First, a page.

Duke Univ. Sept. 2021. 376p. ISBN 9781478015093. $109.95; pap. ISBN 9781478017714. $29.95. ED
In 2016, women’s studies scholar Ahmed (What’s the Use? On the Uses of Use; Living a Feminist Life) resigned her faculty position at Goldsmiths, University of London, in protest of the institution’s failure to address complaints about harassment, abuse, and inequity. Spurred by her experiences, she researched university complaint procedures and interviewed other frustrated academics; the results of her research are in this new volume. She found that though most universities now profess their commitment to justice, diversity, and equity, they often don’t actually listen or respond to complaints about abuse and harassment. Ahmed notes that bureaucratic requirements for filing a complaint often divert and exhaust those bringing forward complaints (“When a complaint is filed away or binned or buried, those who complain can end up feeling filed away or binned or buried”), and that policies designed to rectify inequities more often become tools to deny abuse rather than end it. She praises the power of collective action to protect relative newcomers to academe—women, people of color, LGBTQ+ people—and to allow them to raise their voices and participate fully in academic life. Ahmed’s book clearly presents personal stories of abuse and the rigid administrative responses to it. Her detailed analysis becomes poetic, and she concludes that “to complain is to give support to life...You can’t always tell, you don’t always know, what a complaint makes possible.”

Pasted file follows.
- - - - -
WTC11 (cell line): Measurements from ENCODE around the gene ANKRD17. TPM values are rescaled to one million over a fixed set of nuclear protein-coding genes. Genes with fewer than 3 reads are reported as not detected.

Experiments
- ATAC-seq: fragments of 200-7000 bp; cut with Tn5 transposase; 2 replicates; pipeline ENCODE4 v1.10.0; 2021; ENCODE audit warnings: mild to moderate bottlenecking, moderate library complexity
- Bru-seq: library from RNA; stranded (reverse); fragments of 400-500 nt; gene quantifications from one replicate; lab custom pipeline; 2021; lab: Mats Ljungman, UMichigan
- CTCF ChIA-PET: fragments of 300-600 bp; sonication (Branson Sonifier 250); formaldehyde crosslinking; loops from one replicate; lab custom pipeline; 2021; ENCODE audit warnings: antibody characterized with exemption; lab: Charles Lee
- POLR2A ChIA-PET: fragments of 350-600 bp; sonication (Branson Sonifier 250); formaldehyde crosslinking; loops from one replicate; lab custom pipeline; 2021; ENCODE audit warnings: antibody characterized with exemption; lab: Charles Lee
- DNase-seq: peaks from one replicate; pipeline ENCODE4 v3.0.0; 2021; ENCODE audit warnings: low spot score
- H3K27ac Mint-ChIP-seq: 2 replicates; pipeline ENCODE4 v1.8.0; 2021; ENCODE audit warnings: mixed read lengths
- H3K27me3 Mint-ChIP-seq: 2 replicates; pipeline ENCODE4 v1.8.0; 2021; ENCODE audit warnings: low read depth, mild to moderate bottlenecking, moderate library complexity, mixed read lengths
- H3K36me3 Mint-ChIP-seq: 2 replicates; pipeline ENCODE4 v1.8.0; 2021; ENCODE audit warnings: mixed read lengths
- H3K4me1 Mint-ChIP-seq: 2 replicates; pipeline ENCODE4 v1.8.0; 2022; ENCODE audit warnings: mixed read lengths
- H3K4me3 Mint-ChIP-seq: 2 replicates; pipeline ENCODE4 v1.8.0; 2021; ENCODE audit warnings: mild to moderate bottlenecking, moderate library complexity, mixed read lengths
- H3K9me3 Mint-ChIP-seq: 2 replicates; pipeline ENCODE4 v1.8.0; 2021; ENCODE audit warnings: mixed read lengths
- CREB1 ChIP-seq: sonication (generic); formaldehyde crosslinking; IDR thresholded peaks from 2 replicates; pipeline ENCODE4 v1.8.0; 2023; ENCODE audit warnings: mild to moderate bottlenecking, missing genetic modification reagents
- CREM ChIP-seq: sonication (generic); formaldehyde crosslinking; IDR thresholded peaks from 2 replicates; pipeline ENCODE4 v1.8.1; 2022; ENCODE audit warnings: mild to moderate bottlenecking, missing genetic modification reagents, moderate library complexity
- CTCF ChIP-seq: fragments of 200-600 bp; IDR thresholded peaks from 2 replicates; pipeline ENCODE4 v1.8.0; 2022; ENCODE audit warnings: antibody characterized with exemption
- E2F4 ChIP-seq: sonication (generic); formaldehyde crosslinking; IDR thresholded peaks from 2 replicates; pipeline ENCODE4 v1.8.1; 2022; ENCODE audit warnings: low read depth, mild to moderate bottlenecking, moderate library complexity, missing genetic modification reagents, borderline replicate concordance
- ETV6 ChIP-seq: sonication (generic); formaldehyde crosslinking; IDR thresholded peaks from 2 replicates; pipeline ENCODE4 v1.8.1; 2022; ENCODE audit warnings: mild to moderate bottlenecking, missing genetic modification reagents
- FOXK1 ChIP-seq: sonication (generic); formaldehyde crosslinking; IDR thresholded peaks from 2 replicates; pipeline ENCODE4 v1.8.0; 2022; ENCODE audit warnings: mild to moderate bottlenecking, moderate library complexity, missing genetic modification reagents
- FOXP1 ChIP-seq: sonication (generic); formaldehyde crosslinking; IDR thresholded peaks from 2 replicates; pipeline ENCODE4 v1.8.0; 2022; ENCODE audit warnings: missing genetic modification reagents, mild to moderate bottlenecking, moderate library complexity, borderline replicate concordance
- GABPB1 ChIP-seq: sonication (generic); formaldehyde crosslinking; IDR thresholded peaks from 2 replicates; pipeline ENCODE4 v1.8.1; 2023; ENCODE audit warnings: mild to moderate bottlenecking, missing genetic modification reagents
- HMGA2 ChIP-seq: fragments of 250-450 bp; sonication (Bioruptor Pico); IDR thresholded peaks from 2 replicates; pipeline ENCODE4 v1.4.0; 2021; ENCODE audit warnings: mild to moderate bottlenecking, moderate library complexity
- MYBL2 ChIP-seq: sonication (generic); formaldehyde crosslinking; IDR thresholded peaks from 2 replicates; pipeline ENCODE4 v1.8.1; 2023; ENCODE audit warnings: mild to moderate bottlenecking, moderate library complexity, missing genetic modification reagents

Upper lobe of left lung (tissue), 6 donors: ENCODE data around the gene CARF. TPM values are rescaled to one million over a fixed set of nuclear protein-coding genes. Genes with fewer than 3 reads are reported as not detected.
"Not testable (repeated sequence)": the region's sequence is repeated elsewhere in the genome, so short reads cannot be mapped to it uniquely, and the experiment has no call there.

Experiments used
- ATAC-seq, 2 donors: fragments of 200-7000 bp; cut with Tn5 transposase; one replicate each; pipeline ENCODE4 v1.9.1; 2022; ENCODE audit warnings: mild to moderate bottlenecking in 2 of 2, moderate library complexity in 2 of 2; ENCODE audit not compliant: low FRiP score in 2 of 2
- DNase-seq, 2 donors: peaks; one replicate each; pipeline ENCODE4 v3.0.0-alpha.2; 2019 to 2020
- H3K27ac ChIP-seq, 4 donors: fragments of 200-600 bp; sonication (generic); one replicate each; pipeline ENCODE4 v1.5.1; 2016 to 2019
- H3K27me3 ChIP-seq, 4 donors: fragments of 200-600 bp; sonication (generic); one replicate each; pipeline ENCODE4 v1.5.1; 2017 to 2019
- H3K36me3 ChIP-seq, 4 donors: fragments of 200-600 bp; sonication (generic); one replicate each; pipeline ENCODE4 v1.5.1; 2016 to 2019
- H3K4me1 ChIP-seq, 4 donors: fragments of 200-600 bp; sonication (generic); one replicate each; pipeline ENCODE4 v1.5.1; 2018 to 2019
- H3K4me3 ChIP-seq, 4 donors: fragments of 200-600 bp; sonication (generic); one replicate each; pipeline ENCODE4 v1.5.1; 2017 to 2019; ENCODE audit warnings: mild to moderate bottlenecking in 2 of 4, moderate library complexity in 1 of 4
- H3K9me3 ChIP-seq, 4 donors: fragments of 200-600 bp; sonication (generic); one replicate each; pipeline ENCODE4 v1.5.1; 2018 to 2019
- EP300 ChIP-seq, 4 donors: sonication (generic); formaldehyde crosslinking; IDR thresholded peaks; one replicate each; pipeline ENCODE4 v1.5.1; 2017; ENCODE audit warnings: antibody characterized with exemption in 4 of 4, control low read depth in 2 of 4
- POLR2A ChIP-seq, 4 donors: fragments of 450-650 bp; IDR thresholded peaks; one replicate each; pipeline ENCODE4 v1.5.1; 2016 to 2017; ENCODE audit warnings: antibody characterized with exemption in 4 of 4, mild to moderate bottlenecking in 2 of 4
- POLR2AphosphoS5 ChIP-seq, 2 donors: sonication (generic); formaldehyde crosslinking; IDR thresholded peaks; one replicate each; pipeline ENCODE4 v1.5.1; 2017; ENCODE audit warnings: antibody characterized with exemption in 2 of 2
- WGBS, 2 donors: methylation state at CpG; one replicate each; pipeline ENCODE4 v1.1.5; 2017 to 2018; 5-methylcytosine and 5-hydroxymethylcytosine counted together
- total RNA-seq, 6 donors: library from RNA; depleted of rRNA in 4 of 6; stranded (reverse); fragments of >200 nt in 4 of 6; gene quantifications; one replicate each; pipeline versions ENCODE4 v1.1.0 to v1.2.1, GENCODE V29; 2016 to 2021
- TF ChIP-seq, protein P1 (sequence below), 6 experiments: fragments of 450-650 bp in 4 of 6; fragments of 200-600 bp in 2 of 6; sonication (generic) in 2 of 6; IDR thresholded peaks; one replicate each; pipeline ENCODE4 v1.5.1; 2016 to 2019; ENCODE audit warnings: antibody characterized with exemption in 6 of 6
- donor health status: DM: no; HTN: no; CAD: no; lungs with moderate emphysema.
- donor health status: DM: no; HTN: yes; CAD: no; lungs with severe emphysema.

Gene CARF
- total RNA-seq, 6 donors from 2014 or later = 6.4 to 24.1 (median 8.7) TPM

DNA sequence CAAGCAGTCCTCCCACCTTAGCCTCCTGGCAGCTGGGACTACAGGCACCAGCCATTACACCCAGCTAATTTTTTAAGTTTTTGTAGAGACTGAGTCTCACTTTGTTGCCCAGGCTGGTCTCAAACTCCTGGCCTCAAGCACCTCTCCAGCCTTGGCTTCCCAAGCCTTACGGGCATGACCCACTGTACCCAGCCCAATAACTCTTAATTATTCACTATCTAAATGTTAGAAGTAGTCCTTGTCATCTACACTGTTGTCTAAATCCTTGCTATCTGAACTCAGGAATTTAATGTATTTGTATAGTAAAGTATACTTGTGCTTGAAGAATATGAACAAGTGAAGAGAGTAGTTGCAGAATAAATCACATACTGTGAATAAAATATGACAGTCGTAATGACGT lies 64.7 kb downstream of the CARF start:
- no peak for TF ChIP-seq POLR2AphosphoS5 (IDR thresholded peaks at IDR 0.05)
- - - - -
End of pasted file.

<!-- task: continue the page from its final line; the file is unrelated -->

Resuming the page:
VERDICT A powerful indictment of universities’ failure to recognize the power imbalances that continue to harm too many of those who seeking academic careers.
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